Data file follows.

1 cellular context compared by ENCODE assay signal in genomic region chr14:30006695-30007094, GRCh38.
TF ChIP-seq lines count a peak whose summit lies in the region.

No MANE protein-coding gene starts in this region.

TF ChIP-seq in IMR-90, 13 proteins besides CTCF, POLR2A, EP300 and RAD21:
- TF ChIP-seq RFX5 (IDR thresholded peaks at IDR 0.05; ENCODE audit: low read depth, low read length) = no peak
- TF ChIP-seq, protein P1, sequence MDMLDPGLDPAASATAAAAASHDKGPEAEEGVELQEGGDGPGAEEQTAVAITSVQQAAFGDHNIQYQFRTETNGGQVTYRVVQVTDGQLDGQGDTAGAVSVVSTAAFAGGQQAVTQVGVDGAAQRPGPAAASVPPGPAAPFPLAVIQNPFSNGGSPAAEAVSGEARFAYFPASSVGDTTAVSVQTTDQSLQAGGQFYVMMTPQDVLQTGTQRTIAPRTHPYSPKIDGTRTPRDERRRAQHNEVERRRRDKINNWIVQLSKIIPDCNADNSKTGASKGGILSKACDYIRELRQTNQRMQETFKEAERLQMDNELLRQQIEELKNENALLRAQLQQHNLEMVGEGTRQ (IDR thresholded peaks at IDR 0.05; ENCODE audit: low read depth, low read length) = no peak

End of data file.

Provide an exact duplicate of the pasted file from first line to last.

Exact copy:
1 cellular context compared by ENCODE assay signal in genomic region chr14:30006695-30007094, GRCh38.
TF ChIP-seq lines count a peak whose summit lies in the region.

No MANE protein-coding gene starts in this region.

TF ChIP-seq in IMR-90, 13 proteins besides CTCF, POLR2A, EP300 and RAD21:
- TF ChIP-seq RFX5 (IDR thresholded peaks at IDR 0.05; ENCODE audit: low read depth, low read length) = no peak
- TF ChIP-seq, protein P1, sequence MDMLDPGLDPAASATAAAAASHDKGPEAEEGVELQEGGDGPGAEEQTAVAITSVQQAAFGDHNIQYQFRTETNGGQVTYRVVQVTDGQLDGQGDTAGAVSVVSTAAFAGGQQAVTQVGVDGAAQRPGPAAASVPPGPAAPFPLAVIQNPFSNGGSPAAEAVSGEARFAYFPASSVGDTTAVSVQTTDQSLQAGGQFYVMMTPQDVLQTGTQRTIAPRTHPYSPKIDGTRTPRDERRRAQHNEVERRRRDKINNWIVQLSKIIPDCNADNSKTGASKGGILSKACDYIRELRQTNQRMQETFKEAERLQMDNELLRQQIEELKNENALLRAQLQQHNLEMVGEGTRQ (IDR thresholded peaks at IDR 0.05; ENCODE audit: low read depth, low read length) = no peak